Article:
As we mark the 60th anniversary of Brown v. Board of Education, we are glad to see renewed interest in the issue of segregation, but discouraged about our societal failure to tackle it. Indeed, we have both recently written about the persistence of racial segregation in our public schools, and about the pernicious effects of associated concentrated poverty. BBA and EPI document the segregation of black and Hispanic children in high-poverty kindergarten classrooms. And Kahlenberg has written about new efforts to reinvigorate Brown by emphasizing socioeconomic integration through public school choice.
Perhaps the saddest aspect of this segregation is the waste of a precious American resource, one that could offer our children an important advantage over their peers in many other countries: diversity. We continue, for the most part, to treat the multiple languages spoken in schools from Los Angeles to Minneapolis as only a challenge for teachers, rather than the learning opportunity it could represent for classmates. We see only deficits for children who grow up in very challenging circumstances, rather than finding creative ways to help them share with their peers the resilience and creativity gained through those experiences.
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New studies have found that in some places, public schools are as segregated as they were in 1968. Does that matter?
To my mind, it’s hugely significant. If you think about the two fundamental purposes of public education, it’s to promote social mobility so that a child, no matter her circumstances, can, through a good education, go where her God-given talents would take her. The second purpose is to strengthen our democracy by creating intelligent and open-minded citizens, and related to that, to build social cohesion.
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The report also found that low-income students in low-poverty schools “were more likely to meet college and career readiness benchmarks and less likely to demonstrate at-risk outcomes than their low-income peers in high-poverty high schools.”
The report spurred a series of suggestions and much local media attention when it was released in April. Some commentators, including Bethesda resident and school integration expert Richard Kahlenberg, suggested MCPS explore ways to allow low-income students to transfer to wealthier schools.
“I’m really confused by the whole notion of boundaries here. It appears to me there are a few schools that would logically be in the Northeast and Downcounty Consortiums by where they’re located,” Branson said. “And they’re not.”
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As an education policy researcher at The Century Foundation, I study the academic and social benefits of school integration. I examine research, conduct interviews, and visit schools to identify promising practices that promote diversity and inclusion in schools. I came to BELL in search of a more equitable approach to gifted education, and found a model I think other city schools should examine closely.
New York City’s gifted and talented programs have a long history of creating socioeconomic and racial segregation within schools. But BELL Academy offers a promising alternative: extending enrichment opportunities to all students.
Under the city’s current G&T system, screening happens at a young age—typically preschool—when children’s educational opportunities are largely a product of their socioeconomic status. Students are admitted based on scores from a standardized test, giving a leg up to families that can afford test prep and push for re-testing. And G&T programs typically serve students in self-contained classrooms, separating them from their peers.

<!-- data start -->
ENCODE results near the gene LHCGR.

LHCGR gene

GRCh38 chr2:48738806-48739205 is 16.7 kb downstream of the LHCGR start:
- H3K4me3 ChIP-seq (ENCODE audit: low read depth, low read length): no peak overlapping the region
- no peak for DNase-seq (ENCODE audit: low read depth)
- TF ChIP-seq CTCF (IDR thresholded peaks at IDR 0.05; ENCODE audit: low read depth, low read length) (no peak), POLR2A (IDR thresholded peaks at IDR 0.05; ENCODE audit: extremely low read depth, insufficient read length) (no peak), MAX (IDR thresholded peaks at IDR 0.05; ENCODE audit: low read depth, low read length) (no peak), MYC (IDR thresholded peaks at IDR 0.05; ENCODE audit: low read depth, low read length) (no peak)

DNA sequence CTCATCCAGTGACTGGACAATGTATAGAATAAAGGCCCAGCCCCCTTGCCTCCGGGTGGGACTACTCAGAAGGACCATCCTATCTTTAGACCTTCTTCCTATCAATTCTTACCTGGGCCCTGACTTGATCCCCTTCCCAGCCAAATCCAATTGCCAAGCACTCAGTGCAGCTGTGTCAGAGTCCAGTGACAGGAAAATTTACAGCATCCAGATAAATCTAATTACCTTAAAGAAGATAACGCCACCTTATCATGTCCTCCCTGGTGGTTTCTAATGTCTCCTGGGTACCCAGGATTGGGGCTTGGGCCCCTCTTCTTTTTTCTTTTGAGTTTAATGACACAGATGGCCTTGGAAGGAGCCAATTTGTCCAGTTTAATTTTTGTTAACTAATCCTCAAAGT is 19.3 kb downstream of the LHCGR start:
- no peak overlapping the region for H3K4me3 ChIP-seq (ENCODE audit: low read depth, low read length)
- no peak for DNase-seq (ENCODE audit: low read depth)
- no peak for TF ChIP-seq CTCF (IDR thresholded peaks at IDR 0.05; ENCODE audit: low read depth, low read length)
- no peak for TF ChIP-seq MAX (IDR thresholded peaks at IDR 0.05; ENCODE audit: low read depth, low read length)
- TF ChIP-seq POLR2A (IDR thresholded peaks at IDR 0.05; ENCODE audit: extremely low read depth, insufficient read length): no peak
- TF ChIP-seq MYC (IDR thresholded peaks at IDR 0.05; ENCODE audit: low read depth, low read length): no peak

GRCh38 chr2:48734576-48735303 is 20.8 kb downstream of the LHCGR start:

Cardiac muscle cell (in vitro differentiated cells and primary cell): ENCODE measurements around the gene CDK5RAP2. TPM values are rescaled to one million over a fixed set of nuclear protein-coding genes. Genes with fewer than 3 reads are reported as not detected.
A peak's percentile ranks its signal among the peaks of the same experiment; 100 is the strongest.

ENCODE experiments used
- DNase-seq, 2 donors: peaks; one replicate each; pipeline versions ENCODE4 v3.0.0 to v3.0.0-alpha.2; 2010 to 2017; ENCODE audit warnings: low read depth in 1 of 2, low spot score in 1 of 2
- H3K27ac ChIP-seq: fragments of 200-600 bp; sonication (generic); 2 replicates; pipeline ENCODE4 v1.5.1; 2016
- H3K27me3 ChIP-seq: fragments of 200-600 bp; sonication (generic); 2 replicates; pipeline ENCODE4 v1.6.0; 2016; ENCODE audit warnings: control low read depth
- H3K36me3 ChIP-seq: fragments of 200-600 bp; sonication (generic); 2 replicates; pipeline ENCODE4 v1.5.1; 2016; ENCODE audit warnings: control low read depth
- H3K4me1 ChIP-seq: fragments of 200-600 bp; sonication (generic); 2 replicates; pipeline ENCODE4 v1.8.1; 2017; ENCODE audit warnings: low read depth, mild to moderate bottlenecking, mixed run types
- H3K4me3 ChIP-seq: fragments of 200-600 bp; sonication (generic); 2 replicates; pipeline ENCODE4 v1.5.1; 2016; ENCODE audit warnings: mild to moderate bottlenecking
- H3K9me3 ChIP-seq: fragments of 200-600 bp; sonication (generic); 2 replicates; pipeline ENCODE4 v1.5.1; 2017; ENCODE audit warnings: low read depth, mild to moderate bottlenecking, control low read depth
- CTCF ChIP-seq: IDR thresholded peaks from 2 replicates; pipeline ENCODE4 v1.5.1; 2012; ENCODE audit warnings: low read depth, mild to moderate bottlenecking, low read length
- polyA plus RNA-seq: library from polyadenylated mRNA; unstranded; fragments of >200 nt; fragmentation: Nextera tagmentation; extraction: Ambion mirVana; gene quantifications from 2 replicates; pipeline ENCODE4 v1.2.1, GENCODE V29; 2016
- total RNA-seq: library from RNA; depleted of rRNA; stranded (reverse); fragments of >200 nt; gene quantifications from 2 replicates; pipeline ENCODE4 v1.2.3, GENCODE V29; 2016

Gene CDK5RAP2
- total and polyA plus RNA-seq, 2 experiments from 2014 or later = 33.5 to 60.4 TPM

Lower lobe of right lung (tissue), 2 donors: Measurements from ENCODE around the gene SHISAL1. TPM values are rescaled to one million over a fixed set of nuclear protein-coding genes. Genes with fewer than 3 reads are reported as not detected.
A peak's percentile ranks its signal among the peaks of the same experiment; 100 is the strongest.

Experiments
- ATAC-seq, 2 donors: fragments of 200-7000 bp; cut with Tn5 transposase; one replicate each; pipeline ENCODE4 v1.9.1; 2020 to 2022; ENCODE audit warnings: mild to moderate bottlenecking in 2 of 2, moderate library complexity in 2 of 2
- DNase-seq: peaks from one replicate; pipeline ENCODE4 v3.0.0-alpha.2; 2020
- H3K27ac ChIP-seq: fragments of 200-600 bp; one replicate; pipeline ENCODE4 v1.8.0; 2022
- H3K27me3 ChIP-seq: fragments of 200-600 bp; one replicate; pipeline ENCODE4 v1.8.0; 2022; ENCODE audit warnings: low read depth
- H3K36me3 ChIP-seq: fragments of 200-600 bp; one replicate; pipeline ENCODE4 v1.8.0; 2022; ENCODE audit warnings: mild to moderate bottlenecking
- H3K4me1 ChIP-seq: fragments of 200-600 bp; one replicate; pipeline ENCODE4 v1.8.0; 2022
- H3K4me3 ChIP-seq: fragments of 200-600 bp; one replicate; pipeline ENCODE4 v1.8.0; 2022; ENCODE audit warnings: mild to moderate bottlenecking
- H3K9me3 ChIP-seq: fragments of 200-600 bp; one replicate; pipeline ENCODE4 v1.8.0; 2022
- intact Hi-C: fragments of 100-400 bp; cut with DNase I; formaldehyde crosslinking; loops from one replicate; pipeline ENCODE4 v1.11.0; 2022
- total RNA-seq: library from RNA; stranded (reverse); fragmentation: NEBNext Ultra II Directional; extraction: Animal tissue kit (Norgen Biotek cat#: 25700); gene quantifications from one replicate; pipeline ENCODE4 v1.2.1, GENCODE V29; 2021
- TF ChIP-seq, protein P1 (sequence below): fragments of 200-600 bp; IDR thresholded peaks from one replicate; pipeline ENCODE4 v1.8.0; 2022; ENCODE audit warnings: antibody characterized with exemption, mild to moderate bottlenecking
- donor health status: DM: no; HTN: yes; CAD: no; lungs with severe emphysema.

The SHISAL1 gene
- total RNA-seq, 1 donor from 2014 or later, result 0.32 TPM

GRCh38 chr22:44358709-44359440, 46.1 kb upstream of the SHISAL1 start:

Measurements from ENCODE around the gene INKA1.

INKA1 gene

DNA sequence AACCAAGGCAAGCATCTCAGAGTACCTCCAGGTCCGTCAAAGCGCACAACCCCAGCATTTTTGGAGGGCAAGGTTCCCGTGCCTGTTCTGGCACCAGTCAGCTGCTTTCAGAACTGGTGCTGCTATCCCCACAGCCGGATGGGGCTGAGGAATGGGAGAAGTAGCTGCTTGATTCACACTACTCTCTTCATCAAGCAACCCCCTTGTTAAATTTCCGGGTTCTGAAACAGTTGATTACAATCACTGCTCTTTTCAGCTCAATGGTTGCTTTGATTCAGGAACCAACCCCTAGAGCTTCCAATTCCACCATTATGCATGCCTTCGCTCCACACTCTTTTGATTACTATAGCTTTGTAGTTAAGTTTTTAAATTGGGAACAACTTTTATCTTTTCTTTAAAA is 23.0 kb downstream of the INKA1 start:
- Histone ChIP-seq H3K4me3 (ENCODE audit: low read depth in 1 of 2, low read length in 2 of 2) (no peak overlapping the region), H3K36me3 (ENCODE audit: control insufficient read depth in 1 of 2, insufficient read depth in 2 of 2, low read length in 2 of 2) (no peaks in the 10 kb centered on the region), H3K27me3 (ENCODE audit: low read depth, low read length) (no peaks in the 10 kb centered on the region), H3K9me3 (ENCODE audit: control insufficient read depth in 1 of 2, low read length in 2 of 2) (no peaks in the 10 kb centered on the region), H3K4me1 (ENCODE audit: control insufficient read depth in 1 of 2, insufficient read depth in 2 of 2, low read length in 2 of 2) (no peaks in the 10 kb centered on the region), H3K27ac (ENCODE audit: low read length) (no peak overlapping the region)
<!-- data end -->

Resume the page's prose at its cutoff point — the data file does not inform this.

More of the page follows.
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TCF senior fellow Richard Kahlenberg published a piece at The Chronicle of Higher Education discussing the latest Fisher v. University of Texas ruling by the U.S. Court of Appeals for the Fifth Circuit.
On Tuesday, in the latest ruling in the long-running case of Fisher v. University of Texas, the U.S. Court of Appeals for the Fifth Circuit affirmed the ability of the University of Texas at Austin to use race in admissions. The decision was understandably celebrated by proponents of affirmative action. But the victory in this battle may, paradoxically, tee up a major loss in the larger war.
The ruling came in response to the U.S. Supreme Court’s 2013 decision in the case, a 7-to-1 opinion. In that decision the court remanded the case to the lower court with stern instructions that, in evaluating the means by which the university achieves diversity, the court apply “no deference” to the university’s contention that the goal of a diverse educational environment could be achieved only through racial preferences. The Supreme Court rebuked the Fifth Circuit for being too lax the first time around.
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Raymond let the detail about her latest comparisons slip toward the end of the 90-minute discussion on Tuesday night, which included Century Foundation fellow Richard Kahlenberg, Hunter College Professor Joseph Viteritti, the state’s former charter school chief Sally Bachofer, and John Witte, a professor at the University of Wisconsin-Madison.
Read the article here.
Most K-12 education reforms are about trying to make "separate but equal" schools for rich and poor work well. The results of these efforts have been discouraging. The Century Foundation looks at ways to integrate public schools by economic status through public school choice. At the higher education level, we examine ways to open the doors of selective and non-selective institutions to students of modest means.
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